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July/August 2017
For Business, Corporate Travel & Meeting Buyers & Arrangers

Westminster Watch: The long view on airport capacity

The ongoing runway debate brings to light what has so far been a lesser-discussed area of airport expansion: Stansted. Political lobbyist Gareth Morgan looks at this forgotten issue

What happens after 2030? That is the date that Sir Howard Davies’ Airports Commission’s analysis showed one net additional runway was needed by. The UK government has finally set its ‘direction of travel’ with a third runway at Heathrow and we are now working through the politics and legality of that with a view to having a final policy in the winter of 2017-8. 

Surely that means, bar the final swings of the various campaigns over the next year, the airports issue will be put to bed fairly soon? Not quite. The commission said that “…even with a third runway at Heathrow, there would be likely to be sufficient demand to justify a second additional runway by 2050 or, in some scenarios, earlier”.

Now that the decision in favour of Heathrow expansion has been made, surely the government should now be beginning to think about this period?

That is certainly the case Birmingham airport and Manchester Airport Group (the owners of Stansted) will be making. In fact, if there is anyone most frustrated by the latest delay it might well be them – they want to start talking about post-2030 seriously. 

Take Stansted. It’s in effect been squeezed out of the capacity debate after Davies made clear fairly early on that its case wasn’t as strong as LHR/LGW for immediate expansion. Until the LHR/LGW decision is made, it will always find it hard to be heard on the prospects of its own expansion. 

There are absolutely MPs who are interested in the issue – for example, Sir Alan Haselhurst, the MP for Saffron Walden (which encompasses Stansted) is focused on preventing it, and there are Labour MPs on the Stansted Express route who see the economic good the airport could provide their communities – but it isn’t yet a big issue. It will be their lobbyists’ job to make sure it is eventually. So what does that lobbying look like?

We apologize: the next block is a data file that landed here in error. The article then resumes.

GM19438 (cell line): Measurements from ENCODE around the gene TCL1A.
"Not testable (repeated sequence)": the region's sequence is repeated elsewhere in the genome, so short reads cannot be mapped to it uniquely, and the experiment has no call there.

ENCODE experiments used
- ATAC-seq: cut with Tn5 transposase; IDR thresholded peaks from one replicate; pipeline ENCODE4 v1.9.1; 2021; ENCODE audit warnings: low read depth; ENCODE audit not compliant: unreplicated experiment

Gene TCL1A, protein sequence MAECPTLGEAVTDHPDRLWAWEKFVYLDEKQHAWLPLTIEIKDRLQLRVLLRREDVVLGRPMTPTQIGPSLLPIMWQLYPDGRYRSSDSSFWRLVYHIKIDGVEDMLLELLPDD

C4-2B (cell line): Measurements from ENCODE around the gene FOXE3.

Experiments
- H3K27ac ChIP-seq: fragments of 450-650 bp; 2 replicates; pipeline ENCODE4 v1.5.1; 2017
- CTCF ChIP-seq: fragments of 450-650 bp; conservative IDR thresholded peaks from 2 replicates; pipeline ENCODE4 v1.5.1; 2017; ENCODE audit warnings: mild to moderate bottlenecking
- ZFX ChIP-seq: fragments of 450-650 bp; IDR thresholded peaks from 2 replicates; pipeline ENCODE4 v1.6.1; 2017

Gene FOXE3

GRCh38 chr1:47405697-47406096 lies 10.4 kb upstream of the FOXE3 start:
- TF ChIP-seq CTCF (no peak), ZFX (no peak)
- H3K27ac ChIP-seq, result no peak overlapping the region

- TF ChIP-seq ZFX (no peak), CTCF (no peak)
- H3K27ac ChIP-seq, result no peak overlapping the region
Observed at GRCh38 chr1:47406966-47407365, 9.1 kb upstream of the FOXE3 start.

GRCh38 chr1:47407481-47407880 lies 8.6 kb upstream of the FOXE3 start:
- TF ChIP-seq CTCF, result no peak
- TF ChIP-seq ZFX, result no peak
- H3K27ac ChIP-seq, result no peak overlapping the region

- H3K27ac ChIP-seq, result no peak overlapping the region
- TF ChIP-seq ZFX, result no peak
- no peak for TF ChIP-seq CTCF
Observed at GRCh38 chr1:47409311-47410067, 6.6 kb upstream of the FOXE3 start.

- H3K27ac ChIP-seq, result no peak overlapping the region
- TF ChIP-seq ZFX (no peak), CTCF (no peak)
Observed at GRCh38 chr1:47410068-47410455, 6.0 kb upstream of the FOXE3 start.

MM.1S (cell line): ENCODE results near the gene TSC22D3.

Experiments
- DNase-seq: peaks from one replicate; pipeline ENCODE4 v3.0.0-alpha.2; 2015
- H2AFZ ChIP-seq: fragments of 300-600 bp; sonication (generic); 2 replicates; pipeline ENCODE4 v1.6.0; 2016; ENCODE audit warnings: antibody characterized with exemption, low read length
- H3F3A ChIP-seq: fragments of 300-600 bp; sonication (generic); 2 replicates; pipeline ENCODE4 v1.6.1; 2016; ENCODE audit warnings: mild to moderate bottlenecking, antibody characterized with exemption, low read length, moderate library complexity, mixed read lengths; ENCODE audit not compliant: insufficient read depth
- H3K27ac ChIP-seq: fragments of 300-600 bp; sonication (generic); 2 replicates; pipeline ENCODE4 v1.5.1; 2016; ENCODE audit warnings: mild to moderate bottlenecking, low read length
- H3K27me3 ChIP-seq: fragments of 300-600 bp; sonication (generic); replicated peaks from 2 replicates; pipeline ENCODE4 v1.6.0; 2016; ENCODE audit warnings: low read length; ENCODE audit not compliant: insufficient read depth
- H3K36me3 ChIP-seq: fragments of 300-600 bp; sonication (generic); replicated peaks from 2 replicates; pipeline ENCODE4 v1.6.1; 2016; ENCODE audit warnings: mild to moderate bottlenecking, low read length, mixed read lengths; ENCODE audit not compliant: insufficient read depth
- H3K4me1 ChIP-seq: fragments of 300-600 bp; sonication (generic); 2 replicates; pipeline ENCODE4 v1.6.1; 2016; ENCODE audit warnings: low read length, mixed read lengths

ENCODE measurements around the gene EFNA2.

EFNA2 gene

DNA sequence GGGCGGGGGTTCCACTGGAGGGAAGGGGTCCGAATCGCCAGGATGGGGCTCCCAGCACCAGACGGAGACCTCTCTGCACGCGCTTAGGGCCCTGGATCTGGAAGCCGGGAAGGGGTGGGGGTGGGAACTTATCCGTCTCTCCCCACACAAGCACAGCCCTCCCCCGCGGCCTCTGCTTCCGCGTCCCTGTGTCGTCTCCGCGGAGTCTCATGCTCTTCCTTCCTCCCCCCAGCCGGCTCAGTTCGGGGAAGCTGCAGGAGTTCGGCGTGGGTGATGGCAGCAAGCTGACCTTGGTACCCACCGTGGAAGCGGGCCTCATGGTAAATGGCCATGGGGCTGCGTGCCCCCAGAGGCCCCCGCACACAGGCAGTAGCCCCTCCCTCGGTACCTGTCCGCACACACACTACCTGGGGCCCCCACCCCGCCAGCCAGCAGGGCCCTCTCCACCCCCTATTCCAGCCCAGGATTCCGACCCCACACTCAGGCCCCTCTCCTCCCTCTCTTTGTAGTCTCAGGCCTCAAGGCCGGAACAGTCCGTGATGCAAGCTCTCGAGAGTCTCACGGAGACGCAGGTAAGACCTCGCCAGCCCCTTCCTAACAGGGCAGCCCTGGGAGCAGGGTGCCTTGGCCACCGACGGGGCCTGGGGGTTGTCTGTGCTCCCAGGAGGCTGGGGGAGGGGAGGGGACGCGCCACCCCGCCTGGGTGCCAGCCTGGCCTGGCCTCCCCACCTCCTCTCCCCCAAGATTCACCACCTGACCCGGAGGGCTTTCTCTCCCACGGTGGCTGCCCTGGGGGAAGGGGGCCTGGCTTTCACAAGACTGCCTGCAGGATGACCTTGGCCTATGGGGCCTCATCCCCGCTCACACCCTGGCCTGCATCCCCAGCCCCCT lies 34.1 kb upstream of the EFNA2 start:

Pros and cons
First, there will be the positive side. Expect reports in papers about the economic prospects of the areas around Stansted – such as Harlow in the south, and Cambridge and Peterborough in the north – and how they will be the export engines of the future. About how the hi-tech sectors in the region are driving higher growth than the UK as a whole, and how that region needs an easier way to connect to the world.

We’ll see MPs forming groups to support the concept, major business groups picking up the idea and party conference events on the theme. 

There will also be the negative side. The politics of airport expansion will mean that the relatively quiet Stop Stansted Expansion grouping will gather its strength again. But most interesting will be the extent that Stansted’s owners try to stymie Gatwick. 

They know that if Gatwick is prohibited from expanding, then the prospects of Stansted expansion are stronger. Expect to see Stansted supporters backing anti-Gatwick groups and MPs. 

They’ll want the fighting over the decision around LHR and LGW to be over... because then it’s their turn.

 

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